Scott 'Big Sarge' Garrett: Purple Heart recipient now helping military veterans through CrossFit - Kill Cliff

Scott 'Big Sarge' Garrett: Purple Heart recipient now helping military veterans through CrossFit

Scott Garrett, better known as Big Sarge, is a retired U.S. Army soldier and Purple Heart recipient. As a member of the 1st Calvary Division, one of the most decorated divisions of the U.S. Army, Garrett was deployed to Iraq for Operation Iraqi Freedom II. On September 5th, 2004, the HUMMV that Garrett was driving was hit by an Improvised Explosive Device (IED) that flipped the HUMMV and ejected him from the vehicle. 

Continue reading below as Scott describes the accident, his road to recovery, and how he's giving back now. Garrett's passion for service and helping others are traits that we should all strive to have and make him a wonderful addition to the Kill Cliff Warriors. 

KC: What got you into the military?

SG: I was getting ready for college and joined the National Guard in Florida to help me lead into college. I’m a fourth-generation non-commissioned officer. Both my father and grandfather were in the Air Force. My family has served back to the Civil War and beyond that. I had a love of service through my family history. I wanted to blow shit up, shoot, and be involved. There were a few things that led me to active duty; I wasn't doing well in school and I met my wife. I realized that if I wanted to marry her, I needed to get serious about a career. I didn’t want to get married without having a plan for a future career.

KC: You were active military during the attacks on September 11, 2001. Did that event even more so justify your enrollment? What was it like to be active military during that time?

SG: For me, I had been around for the first Gulf War but never went over. I had already been in active zones in Saudi Arabia and Bosnia. For me, 9/11 wasn’t a big surprise, especially when you’ve been in the military for a while.

There were people that joined after [September 11th]. They raised the age limit and I had 35-year-old privates because they felt compelled to join after 9/11. It did not have as big of an impact on me because I had made my career choice and was well into my career and mindset at that point.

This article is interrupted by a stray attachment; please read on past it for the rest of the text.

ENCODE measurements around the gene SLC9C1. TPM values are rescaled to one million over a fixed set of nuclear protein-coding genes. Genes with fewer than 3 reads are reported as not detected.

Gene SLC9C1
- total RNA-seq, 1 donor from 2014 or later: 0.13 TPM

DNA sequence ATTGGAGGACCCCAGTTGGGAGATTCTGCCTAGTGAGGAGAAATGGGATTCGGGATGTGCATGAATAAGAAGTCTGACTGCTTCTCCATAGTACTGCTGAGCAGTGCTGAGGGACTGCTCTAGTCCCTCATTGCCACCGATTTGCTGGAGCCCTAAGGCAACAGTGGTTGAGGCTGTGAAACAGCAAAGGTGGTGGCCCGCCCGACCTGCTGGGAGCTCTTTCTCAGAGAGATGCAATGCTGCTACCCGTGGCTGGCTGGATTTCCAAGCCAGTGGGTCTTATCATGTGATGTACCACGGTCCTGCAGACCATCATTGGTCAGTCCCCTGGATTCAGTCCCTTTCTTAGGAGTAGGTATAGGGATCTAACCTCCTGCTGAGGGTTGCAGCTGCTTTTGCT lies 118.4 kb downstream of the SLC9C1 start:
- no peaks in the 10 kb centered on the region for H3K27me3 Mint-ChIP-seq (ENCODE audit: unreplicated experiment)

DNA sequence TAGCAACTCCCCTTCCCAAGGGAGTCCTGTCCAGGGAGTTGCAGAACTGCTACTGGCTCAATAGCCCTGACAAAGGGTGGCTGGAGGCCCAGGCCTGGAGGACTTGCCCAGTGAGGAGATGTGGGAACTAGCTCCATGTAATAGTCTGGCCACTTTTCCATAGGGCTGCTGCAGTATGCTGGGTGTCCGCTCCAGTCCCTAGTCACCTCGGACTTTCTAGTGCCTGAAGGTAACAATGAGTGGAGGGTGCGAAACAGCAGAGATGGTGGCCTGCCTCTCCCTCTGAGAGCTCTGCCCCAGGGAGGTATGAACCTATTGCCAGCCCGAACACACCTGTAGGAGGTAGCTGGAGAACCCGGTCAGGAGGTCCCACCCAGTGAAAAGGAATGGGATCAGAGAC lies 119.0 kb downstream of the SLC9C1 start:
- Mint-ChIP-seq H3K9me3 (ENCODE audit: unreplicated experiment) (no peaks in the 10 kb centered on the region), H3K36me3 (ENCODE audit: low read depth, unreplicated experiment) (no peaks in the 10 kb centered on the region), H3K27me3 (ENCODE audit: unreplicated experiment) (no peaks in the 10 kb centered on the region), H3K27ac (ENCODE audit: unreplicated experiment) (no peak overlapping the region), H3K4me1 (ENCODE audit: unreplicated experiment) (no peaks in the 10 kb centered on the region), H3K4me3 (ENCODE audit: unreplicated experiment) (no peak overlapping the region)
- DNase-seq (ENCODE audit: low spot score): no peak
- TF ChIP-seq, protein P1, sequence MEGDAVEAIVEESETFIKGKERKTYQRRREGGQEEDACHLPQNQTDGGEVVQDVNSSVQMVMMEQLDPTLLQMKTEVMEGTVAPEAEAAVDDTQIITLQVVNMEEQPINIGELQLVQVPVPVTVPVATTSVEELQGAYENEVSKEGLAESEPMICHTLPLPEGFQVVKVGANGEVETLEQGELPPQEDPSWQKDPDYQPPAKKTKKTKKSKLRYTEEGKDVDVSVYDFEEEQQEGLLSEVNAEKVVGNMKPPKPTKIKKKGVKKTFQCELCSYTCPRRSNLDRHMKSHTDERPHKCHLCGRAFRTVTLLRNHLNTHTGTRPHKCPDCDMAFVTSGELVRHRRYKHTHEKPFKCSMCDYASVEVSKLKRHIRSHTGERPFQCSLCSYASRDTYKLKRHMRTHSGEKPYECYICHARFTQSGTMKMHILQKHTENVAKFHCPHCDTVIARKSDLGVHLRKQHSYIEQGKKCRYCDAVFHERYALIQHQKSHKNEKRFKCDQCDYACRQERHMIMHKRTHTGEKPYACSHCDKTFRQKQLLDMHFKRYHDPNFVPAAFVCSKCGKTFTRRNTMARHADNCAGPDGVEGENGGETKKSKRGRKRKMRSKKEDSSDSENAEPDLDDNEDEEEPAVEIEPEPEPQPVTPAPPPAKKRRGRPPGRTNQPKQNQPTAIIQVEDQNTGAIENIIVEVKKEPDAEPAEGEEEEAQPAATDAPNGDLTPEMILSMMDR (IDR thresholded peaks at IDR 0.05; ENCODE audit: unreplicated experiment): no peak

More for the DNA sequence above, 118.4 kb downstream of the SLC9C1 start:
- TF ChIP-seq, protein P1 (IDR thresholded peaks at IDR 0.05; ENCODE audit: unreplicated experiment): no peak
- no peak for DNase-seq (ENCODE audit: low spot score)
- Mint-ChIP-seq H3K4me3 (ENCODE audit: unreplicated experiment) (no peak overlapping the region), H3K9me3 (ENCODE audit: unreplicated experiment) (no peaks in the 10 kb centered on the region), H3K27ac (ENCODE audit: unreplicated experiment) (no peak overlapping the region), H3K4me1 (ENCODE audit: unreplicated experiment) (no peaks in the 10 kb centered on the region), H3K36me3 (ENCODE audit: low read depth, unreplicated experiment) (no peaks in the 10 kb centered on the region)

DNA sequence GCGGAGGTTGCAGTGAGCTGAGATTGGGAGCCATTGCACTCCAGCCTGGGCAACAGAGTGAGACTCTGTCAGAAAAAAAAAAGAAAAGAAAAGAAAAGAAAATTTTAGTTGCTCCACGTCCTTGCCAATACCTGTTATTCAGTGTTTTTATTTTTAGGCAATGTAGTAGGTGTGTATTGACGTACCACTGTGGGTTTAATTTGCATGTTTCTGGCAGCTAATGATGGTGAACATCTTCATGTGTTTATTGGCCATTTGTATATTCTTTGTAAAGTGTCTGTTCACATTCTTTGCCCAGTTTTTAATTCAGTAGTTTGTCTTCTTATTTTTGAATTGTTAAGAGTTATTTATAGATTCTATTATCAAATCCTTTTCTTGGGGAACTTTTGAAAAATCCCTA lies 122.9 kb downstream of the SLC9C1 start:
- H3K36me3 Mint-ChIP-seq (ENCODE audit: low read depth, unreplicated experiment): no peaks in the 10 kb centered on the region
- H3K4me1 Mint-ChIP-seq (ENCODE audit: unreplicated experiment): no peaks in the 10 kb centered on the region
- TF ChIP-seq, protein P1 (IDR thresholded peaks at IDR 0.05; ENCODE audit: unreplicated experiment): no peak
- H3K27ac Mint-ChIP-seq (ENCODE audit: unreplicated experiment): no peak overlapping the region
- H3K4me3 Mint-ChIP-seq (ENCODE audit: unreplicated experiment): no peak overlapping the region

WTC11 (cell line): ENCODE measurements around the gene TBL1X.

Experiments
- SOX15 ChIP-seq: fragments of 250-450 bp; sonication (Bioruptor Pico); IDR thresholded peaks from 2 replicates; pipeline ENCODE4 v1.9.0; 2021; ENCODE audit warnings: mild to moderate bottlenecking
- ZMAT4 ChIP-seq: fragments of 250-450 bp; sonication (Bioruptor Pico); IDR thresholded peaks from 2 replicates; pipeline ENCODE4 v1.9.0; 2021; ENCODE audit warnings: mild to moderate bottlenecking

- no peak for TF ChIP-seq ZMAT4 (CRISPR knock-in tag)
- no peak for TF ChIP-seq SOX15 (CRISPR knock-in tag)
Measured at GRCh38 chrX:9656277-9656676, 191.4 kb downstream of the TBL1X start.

KC: What all do you remember about your accident?

SG: We were on a convoy headed into Baghdad. We were going through a little village that’s about the size of a convenience store when we came under attack. As we came through the village, my HUMMVwas second from the front. We hit the first IED dead center on the passenger side front tire. The IED blew up the HUMMV and flipped us. The gunner was killed and the lieutenant on that side lost his arm. I was thrown through the front of the windshield.

While I was laying on the ground, I took a round to my leg. It went through my upper thigh and out the side. The wound didn’t cause me any issues, it was the fact that the bullets were all old and rusted, which caused infections in my leg.

KC: What was your road to recovery like? How long did it take?

SC: I broke my back and my neck. I had nerve damage and a traumatic brain injury. I couldn’t do an MRI for several years after due to the shrapnel.

I had to learn to walk again. Once I left Germany I was sent to Walter Reed Army Medical Center in Bethesda, MD and did most of my rehab there. President George W. Bush and his wife pinned my Purple Heart. I was out-processed and sent home where they retired me.

Learning to walk again was the weirdest thing. I knew how to walk but my body had to relearn that. The nerve damage had to be repaired. That took the better part of a year. When retired in 2006, still had a lot of recovering to do health-wise due to being pumped with a bunch of steroids. I was almost over 300 pounds due to food, depression, and such. Your body is just in total shock. The road to being regularly active took about four years. Doctors wanted to do more things to my body, but I had to decline because I knew I had a lot of living I still wanted to do. I lost 30 more pounds and things started to get better from there.

KC: Were you seeking to get back into the military?

SG: Yes, I was. I did some Arial hog hunting which got me involved with a lot of different people. I was invited to a few different movie sets in Texas that were filming military films and needed a military consultant to make things accurate. I started helping veterans that needed assistance.  I was the Charter Commander of Purple Heart Austin for two years before stepping down to help with CrossFit adaptive athletes.

KC: How did you get into CrossFit?

SG: I started in 2014 with the wounded warrior project. [CrossFit] approached me and I had been interested in it. It was functional fitness that was helping me recover. CrossFit wanted me to help with their adaptive athletes that were competing. A lot of people don’t know about these guys but they’re out there with one arm or leg and deadlifting just as much as everyone else. We were helping them with coaching and nutrition. Many of them were veterans.

KC: What does Kill the Quit mean to you?

SG: One of the worst movie quotes is “Do or do not, there is no try” by Yoda in Star Wars. That’s crap. How do you know you can do something if you don’t try? The worst thing you can hear from someone is “I can’t do that”. Got to get them to try it and figure out if they have it in them. Don’t let them quit. Quitting is a mentality that people let rule them and it’s bullshit.

Do you know someone that you think would be a good addition to the Kill Cliff Warriors? Email and let him know!